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The summer flowers come next, the lychnis1 the flower of Jove, and another kind of lily,2 as also the tiphyon3 and the amaracus, surnamed that of Phrygia. But the most remarkable flower of all is the pothos,4 of which there are two varieties, one with the flower of the hyacinth,5 and another with a white flower, which is generally found growing about graves, and is better able to stand bad weather. The iris,6 also, blossoms in summer. All these flowers pass away, however, and fade; upon which others assume their places in autumn, a third kind of lily,7 for instance, saffron, and two varieties of the orsinum8—one of them inodorous and the other scented—making their appearance, all of them, as soon as the first autumnal showers fall.

The garland-makers employ the flowers of the thorn9 even for making chaplets; the tender shoots, too, of the white thorn are sometimes preserved as a choice morsel10 to tempt the palate.

Such is the succession of the summer flowers in the parts beyond sea: in Italy, the violet is succeeded by the rose, the lily comes on while the rose is still in flower, the cyanus11 suc- ceeds the rose, and the amaranth the cyanus. As to the vin- capervinca,12 it is an evergreen, the branches from which run out like so many strings, the leaves surrounding the stem at each of the knots: though more generally used for the purposes of ornamental gardening, it is sometimes employed in chaplets when there is a deficiency of other flowers. From the Greeks this plant has received the name of "chamædaphne."

1 Or "light" flower: the Agrostemma coronaria of Linnæus.

2 Theophrastus, Hist. Plant. B. vi. c. 7, mentions the "cerinthus" next after the flower of Jove: Pliny seems to have taken it for a kind of lily. This flower has not been identified.

3 Sprengel takes this to be the Lavandula spica, or Lavender.

4 Hardouin identifies this with the Lychnis Chalcedonica, or Cross of Jerusalem, with which opinion Fée seems inclined to coincide. Other commentators incline to the opinion that it is the Jasminum fruticans, a plant in which, beyond its smell, there is nothing at all remarkable. The exotic monocotyledon, known as the "Pothos," has no connection with the plant here mentioned.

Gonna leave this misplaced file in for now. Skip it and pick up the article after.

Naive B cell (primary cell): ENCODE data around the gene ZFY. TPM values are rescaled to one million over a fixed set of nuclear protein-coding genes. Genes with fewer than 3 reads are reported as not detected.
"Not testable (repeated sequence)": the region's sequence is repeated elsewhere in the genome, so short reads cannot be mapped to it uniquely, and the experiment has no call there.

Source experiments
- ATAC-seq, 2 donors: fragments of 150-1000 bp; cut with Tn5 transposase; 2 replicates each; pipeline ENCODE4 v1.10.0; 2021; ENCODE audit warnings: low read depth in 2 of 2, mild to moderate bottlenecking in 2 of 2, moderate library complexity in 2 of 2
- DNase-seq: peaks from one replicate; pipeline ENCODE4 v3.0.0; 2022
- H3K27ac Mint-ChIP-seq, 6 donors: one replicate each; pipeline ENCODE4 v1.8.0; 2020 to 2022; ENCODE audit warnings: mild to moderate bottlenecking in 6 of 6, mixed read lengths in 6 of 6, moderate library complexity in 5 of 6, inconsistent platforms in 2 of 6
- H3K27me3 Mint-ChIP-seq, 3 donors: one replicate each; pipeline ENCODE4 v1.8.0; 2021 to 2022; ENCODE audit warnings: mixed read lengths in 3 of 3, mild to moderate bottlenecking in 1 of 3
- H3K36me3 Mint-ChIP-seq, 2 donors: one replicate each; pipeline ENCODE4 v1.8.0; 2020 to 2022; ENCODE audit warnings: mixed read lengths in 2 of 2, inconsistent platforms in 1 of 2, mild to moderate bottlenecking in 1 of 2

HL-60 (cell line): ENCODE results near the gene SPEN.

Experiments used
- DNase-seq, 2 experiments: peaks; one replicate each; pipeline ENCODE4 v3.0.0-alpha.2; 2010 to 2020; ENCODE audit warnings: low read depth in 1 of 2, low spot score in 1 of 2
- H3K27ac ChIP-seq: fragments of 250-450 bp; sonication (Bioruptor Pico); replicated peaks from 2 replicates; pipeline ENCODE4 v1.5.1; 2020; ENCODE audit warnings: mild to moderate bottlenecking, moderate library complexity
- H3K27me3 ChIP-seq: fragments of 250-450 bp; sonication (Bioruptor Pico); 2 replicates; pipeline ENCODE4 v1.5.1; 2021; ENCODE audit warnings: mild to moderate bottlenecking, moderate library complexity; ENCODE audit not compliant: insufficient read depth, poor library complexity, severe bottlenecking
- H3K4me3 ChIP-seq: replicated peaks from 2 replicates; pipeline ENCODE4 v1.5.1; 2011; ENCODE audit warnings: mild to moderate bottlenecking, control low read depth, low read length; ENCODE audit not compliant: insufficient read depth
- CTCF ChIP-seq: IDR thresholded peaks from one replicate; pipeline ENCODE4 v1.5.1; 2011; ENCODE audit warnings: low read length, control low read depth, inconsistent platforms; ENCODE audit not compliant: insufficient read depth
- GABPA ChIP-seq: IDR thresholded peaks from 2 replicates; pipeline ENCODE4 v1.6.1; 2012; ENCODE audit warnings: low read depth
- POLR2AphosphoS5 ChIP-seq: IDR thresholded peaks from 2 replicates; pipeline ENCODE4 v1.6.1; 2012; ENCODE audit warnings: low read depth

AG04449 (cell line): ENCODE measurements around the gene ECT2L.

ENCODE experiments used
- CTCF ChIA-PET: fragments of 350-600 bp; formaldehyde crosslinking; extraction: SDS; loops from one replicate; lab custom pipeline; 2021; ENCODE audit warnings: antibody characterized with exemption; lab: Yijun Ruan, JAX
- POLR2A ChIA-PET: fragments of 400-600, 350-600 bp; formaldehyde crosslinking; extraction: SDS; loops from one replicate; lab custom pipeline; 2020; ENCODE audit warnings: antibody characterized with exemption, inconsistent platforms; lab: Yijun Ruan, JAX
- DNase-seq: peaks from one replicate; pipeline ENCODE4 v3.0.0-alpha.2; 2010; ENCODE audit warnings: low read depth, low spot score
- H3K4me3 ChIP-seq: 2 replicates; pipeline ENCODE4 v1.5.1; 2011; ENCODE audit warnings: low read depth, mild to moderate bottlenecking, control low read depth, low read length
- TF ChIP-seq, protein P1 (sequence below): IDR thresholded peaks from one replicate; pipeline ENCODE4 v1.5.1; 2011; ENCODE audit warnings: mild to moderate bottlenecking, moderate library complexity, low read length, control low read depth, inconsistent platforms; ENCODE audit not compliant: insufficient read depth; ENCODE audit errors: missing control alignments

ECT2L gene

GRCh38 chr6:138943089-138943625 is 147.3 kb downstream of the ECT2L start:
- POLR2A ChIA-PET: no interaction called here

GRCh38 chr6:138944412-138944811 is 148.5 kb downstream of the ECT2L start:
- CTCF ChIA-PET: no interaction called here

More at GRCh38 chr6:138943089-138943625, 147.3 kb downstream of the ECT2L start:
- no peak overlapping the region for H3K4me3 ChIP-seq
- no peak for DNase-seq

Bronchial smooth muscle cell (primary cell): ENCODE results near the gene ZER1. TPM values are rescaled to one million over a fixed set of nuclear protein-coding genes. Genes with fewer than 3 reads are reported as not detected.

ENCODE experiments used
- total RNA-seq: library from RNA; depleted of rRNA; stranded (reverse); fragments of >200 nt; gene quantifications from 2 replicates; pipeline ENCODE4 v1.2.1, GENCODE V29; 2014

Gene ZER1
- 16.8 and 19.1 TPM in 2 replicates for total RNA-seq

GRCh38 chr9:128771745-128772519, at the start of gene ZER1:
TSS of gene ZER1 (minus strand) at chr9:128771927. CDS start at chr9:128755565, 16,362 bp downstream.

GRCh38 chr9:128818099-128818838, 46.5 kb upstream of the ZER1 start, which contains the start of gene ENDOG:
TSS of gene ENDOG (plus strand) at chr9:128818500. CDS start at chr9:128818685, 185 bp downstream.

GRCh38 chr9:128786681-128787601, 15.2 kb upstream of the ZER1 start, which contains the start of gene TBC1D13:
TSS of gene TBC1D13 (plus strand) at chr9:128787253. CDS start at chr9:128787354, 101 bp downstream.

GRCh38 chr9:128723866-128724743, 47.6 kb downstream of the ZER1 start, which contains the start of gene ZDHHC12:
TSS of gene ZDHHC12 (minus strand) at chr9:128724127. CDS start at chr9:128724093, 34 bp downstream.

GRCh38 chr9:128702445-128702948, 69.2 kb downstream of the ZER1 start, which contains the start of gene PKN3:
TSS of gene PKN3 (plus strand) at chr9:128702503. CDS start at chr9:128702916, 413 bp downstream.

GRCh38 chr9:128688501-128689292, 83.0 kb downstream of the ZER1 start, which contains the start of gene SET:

5 This, according to some, is the Lychnis Chalcedonica, the next being the Jasminum fruticans.

6 As known to us, all the varieties of the iris blossom in spring.

7 The purple lily, Fée thinks.

8 If this is the correct reading, which is very doubtful, this plant is unknown. M. Jan has suggested that Pliny, in copying from Theophrastus, Hist. Plant. B. vi. c. 7, has read ὀρσινὸς by mistake for ὀρεινός, "moun- tainous," the original meaning being, "Two varieties of saffron, one of them growing on the mountains, the other cultivated;" and this last word being rendered by Pliny "hebes," translated above as meaning "inodorous."

9 The Acanthus, probably. See B. xxii. c. 34, and B. xxiv. c. 66.

10 Forskhal speaks of an acanthus in Arabia, the leaves of which are eaten raw. Fée thinks, that these shoots might be eaten without any in- convenience, but doubts if they would make such a tempting morsel as Pliny describes.

11 Or blue-bell.

12 Linnæus and other authorities identify this with the Clematis of Dioscorides, the Vinca major and minor of modern botany, our periwinkle. Fée, however, is inclined to identify it with the Chamædaphne, or groundlaurel of B. xv. c. 39, the Ruscus racemosus of Linnæus.

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